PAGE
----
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Dehumanization and mass violence: A study of mental state language in Nazi propaganda (1927-1945)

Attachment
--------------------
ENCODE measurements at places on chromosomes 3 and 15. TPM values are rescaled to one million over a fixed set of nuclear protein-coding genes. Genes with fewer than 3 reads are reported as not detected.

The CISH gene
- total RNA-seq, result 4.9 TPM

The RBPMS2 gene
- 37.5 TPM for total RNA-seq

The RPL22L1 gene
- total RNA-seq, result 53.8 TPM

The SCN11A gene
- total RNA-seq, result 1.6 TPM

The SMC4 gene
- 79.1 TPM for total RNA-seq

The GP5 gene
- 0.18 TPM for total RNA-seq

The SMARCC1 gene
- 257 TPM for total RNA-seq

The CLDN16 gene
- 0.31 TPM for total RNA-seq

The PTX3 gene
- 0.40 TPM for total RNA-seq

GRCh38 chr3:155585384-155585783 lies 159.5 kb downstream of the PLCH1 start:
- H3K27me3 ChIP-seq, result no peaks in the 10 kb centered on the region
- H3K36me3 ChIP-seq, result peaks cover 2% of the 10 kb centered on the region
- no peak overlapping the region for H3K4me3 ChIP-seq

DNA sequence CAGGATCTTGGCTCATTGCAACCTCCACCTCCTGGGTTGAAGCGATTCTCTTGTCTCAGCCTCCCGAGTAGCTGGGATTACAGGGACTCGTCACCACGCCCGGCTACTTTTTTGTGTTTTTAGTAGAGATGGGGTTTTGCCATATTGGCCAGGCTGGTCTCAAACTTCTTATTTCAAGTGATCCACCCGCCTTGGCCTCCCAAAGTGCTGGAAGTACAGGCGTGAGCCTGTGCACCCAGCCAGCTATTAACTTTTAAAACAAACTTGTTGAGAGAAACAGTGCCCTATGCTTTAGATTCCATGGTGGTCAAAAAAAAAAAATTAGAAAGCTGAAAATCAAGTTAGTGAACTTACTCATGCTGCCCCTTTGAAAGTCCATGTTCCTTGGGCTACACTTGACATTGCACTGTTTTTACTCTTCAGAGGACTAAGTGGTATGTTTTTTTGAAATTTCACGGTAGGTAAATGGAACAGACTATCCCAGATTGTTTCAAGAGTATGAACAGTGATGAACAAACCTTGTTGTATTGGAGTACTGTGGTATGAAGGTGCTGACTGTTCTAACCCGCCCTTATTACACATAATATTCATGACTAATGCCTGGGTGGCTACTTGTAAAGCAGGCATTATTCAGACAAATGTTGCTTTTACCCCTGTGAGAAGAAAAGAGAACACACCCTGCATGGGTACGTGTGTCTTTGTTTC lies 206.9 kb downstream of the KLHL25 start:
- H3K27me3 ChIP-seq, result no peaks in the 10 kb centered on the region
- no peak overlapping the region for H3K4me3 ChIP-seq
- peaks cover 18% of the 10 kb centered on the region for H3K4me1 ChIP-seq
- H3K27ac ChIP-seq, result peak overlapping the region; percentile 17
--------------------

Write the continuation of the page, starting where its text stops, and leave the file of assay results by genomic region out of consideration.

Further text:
In a study that sheds light on the role of dehumanization in mass violence, researchers analyzed Nazi propaganda's dehumanization of Jews leading up to the Holocaust. The linguistic analysis showed that Jews were progressively denied the capacity for fundamentally human mental experiences, potentially leading to a disengagement of moral concern and facilitating violence. However, after the onset of the Holocaust, Jews were attributed a greater capacity for agentic mental states. The results suggest a process of demonization where Jews were portrayed as highly capable of planning and intentionality while possessing a subhuman moral character. These findings provide insight into the temporal dynamics of dehumanization and highlight the need for further empirical research in ecologically valid contexts.


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